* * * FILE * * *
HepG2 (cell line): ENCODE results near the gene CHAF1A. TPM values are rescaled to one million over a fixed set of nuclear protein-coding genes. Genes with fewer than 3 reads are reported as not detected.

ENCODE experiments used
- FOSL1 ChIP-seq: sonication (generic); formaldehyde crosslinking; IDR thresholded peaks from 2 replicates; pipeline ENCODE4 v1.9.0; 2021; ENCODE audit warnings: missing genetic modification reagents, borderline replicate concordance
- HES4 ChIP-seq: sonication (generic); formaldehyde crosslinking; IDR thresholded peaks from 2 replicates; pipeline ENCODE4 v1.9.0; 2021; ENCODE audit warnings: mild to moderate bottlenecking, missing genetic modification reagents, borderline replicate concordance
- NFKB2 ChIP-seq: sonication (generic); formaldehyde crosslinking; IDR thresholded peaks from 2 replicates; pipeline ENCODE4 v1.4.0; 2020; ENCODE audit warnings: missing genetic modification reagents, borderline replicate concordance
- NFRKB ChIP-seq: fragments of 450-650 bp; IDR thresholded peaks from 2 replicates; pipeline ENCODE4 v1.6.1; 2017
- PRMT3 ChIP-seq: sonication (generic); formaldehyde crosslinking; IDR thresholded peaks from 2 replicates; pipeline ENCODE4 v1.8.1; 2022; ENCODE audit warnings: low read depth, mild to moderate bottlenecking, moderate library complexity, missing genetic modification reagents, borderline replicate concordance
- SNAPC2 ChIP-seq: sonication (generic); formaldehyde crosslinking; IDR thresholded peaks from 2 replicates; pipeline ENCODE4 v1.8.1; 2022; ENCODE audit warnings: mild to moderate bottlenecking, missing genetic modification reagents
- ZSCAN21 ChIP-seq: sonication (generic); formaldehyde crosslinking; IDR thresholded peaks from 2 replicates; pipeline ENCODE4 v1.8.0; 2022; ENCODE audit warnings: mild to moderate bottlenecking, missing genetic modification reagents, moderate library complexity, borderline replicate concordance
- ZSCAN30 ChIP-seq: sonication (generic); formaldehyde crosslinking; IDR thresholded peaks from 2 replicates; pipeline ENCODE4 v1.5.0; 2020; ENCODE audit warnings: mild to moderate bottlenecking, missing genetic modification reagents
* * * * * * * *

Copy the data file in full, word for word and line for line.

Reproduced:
HepG2 (cell line): ENCODE results near the gene CHAF1A. TPM values are rescaled to one million over a fixed set of nuclear protein-coding genes. Genes with fewer than 3 reads are reported as not detected.

ENCODE experiments used
- FOSL1 ChIP-seq: sonication (generic); formaldehyde crosslinking; IDR thresholded peaks from 2 replicates; pipeline ENCODE4 v1.9.0; 2021; ENCODE audit warnings: missing genetic modification reagents, borderline replicate concordance
- HES4 ChIP-seq: sonication (generic); formaldehyde crosslinking; IDR thresholded peaks from 2 replicates; pipeline ENCODE4 v1.9.0; 2021; ENCODE audit warnings: mild to moderate bottlenecking, missing genetic modification reagents, borderline replicate concordance
- NFKB2 ChIP-seq: sonication (generic); formaldehyde crosslinking; IDR thresholded peaks from 2 replicates; pipeline ENCODE4 v1.4.0; 2020; ENCODE audit warnings: missing genetic modification reagents, borderline replicate concordance
- NFRKB ChIP-seq: fragments of 450-650 bp; IDR thresholded peaks from 2 replicates; pipeline ENCODE4 v1.6.1; 2017
- PRMT3 ChIP-seq: sonication (generic); formaldehyde crosslinking; IDR thresholded peaks from 2 replicates; pipeline ENCODE4 v1.8.1; 2022; ENCODE audit warnings: low read depth, mild to moderate bottlenecking, moderate library complexity, missing genetic modification reagents, borderline replicate concordance
- SNAPC2 ChIP-seq: sonication (generic); formaldehyde crosslinking; IDR thresholded peaks from 2 replicates; pipeline ENCODE4 v1.8.1; 2022; ENCODE audit warnings: mild to moderate bottlenecking, missing genetic modification reagents
- ZSCAN21 ChIP-seq: sonication (generic); formaldehyde crosslinking; IDR thresholded peaks from 2 replicates; pipeline ENCODE4 v1.8.0; 2022; ENCODE audit warnings: mild to moderate bottlenecking, missing genetic modification reagents, moderate library complexity, borderline replicate concordance
- ZSCAN30 ChIP-seq: sonication (generic); formaldehyde crosslinking; IDR thresholded peaks from 2 replicates; pipeline ENCODE4 v1.5.0; 2020; ENCODE audit warnings: mild to moderate bottlenecking, missing genetic modification reagents